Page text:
later moved to Los Angeles, California, and died in 2002.
Anton Skislewicz (18951980) a native of Dubrovnik, Yugoslavia, and a World War
I aviator, immigrated to New York after that war and graduated from Columbia University
in 1929. Drawn by the Depression-era building boom in Miami Beach, he opened a
practice here in 1934 and contributed a European sensibility to local architecture. His
early work in naval architecture and aviation is clearly evident in his Streamlined
buildings. (He also designed a limited-edition limousine for Lincoln Motors in

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1938.) During World War II, he closed his practice and returned to shipbuilding in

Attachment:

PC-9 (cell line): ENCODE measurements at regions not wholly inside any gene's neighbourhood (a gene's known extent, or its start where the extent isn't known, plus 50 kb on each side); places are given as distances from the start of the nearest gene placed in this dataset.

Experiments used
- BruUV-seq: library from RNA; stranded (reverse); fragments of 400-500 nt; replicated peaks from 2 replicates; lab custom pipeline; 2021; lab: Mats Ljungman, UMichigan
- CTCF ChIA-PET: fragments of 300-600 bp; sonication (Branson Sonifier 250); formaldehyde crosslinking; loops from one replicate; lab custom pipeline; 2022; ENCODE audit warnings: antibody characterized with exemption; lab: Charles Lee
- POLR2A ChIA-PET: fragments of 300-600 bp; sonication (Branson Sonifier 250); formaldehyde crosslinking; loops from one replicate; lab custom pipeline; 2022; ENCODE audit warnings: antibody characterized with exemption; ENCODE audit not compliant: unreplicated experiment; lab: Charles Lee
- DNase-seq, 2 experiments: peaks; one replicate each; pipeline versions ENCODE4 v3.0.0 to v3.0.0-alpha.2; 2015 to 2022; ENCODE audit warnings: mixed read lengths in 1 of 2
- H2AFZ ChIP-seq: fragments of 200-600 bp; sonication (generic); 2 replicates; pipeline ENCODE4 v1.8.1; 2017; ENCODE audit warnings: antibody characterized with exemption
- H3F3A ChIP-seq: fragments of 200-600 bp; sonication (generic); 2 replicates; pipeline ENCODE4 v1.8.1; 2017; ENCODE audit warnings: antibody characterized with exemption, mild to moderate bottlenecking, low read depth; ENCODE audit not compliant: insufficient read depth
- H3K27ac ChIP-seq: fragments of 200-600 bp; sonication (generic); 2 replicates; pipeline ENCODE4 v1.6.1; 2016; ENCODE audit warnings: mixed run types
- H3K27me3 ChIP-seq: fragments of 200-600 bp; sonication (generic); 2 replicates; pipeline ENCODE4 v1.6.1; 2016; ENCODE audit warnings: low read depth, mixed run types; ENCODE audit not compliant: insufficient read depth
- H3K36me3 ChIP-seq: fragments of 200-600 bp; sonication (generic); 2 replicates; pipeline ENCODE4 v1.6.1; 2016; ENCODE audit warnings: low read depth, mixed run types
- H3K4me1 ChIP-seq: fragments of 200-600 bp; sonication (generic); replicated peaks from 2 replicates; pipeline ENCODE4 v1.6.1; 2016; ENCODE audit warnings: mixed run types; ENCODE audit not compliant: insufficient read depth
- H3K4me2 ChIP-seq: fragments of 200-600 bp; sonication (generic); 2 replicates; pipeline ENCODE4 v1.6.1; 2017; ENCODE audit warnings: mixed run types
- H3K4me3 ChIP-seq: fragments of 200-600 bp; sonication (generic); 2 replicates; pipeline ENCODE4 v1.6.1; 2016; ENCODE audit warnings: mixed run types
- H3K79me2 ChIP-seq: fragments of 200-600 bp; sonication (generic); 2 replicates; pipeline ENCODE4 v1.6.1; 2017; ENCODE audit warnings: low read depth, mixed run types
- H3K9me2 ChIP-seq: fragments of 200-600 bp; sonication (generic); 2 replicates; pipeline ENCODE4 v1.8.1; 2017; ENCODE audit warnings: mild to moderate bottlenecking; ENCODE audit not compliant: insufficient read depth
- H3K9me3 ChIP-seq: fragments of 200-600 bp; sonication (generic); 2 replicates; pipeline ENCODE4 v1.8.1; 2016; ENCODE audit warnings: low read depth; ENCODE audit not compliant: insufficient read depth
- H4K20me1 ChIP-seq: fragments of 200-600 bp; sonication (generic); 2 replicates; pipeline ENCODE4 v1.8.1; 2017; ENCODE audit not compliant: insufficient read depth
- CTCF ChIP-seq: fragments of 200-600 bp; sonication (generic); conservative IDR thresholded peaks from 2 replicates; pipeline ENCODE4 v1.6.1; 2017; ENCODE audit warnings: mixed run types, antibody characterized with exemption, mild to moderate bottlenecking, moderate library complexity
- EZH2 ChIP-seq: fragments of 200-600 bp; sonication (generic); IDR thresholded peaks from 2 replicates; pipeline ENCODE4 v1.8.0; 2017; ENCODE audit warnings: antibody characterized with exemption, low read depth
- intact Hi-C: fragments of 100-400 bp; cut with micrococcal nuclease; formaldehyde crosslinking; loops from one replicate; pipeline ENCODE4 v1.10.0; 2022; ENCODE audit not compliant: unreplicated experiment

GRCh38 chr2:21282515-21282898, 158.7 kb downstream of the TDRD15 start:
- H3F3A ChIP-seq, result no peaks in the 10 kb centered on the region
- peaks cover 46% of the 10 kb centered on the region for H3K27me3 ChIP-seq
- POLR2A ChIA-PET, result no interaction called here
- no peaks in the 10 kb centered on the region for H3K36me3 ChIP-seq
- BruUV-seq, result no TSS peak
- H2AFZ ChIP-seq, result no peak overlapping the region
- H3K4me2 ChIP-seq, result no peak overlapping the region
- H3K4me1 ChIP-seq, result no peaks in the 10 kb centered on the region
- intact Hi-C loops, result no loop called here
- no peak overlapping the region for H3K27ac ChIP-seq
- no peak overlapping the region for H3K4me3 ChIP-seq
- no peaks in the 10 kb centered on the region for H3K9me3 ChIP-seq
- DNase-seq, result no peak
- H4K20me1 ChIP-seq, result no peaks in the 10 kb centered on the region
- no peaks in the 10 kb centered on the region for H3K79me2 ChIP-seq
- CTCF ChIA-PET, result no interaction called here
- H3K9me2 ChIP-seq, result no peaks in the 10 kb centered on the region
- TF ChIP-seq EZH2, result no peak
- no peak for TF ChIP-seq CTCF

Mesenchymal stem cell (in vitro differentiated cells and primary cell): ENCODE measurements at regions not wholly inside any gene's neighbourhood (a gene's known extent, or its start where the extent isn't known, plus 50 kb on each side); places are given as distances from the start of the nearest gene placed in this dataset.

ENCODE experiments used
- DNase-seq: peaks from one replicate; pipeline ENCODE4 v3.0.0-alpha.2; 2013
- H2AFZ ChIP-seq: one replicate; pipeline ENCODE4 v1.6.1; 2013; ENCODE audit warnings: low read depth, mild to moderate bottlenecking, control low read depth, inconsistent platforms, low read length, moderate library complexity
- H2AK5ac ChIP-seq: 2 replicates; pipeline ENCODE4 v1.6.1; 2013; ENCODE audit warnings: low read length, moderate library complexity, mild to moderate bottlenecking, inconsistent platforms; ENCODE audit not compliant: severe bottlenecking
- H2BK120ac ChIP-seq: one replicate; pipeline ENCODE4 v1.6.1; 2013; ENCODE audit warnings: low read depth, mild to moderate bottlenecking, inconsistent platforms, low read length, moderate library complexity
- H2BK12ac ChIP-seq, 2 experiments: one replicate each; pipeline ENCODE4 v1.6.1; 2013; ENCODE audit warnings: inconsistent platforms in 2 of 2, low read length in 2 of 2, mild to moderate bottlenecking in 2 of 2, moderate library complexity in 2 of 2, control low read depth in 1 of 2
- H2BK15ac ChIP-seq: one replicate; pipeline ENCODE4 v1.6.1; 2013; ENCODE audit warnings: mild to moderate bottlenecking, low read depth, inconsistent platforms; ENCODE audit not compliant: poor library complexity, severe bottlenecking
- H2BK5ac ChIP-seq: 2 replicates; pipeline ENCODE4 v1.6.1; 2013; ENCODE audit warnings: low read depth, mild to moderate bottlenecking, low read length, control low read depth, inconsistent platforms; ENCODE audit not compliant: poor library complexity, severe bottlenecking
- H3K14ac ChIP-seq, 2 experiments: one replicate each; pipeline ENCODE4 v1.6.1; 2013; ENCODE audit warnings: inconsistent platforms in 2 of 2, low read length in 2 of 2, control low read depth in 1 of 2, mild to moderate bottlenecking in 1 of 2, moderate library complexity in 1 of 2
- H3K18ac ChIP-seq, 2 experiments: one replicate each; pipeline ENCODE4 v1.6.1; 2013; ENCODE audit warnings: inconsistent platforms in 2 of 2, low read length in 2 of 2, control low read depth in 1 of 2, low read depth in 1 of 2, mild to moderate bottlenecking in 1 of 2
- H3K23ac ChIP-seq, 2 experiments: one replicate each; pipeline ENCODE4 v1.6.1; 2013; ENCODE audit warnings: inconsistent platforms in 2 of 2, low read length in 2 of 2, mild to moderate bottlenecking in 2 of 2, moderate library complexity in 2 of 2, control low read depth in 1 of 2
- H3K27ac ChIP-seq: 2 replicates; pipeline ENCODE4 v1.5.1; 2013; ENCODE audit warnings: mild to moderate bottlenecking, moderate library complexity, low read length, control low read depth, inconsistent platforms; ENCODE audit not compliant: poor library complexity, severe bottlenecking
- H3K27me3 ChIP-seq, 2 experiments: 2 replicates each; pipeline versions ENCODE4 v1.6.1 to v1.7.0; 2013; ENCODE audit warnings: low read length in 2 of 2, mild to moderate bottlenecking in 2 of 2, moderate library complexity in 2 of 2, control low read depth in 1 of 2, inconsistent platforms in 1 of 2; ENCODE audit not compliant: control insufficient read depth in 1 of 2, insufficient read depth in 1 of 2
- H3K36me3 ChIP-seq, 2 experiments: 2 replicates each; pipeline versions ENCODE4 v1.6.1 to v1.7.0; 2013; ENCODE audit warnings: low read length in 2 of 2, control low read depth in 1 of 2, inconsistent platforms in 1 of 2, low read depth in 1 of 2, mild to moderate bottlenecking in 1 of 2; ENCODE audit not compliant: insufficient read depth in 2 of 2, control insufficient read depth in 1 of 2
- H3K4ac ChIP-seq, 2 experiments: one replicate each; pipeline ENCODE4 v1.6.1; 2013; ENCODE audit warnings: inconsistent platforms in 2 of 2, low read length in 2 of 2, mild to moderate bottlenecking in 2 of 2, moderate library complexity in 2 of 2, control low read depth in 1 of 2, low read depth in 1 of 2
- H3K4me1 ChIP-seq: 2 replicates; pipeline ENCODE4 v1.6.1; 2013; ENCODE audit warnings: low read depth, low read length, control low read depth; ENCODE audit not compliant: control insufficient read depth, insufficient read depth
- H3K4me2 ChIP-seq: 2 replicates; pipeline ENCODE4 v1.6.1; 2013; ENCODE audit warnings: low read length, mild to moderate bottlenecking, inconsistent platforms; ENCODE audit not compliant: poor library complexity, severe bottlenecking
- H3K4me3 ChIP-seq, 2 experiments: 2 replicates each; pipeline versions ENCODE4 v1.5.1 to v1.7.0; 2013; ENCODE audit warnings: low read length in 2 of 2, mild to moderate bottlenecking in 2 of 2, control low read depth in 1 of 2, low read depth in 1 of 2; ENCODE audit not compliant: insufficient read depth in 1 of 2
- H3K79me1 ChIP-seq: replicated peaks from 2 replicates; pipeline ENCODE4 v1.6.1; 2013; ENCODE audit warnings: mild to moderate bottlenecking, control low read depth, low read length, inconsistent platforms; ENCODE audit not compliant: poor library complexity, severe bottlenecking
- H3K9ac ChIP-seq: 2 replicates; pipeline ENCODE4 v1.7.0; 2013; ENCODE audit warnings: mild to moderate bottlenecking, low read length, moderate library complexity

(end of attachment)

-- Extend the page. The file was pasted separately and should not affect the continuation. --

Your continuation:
Tampa, Florida. Some of his buildings include the Breakwater Hotel, Lord Balfour Hotel,
and Plymouth Hotel. His most notable North Beach building was the Ocean Surf Hotel at
7435 Ocean Terrace.
Donald G. Smith (19061967) was born in Indiana and educated at Western Reserve
University in Cleveland, Ohio. In 1938, he established a private practice in Miami Beach.
The Royal Palm Hotel in Miami Beach was one of his earliest and best works. He also
designed the Lynmar Hotel and the Metropole Hotel in South Beach and dozens of small
residences and apartment houses throughout the city. In the post-war years he formed a
well-known partnership with Irvin Korach. Notable examples in North Beach are the Drake
Villas along Tatum Waterway Drive and Ocean Horizon at 7420 Ocean Terrace.
B. Robert Swartburg was born in New York in 1895 and worked in an architects
office, he claimed, when he was nine years old. He was educated at Columbia University,
at the American Academy in Rome, and at the Ecole des Beaux Arts in Paris. He worked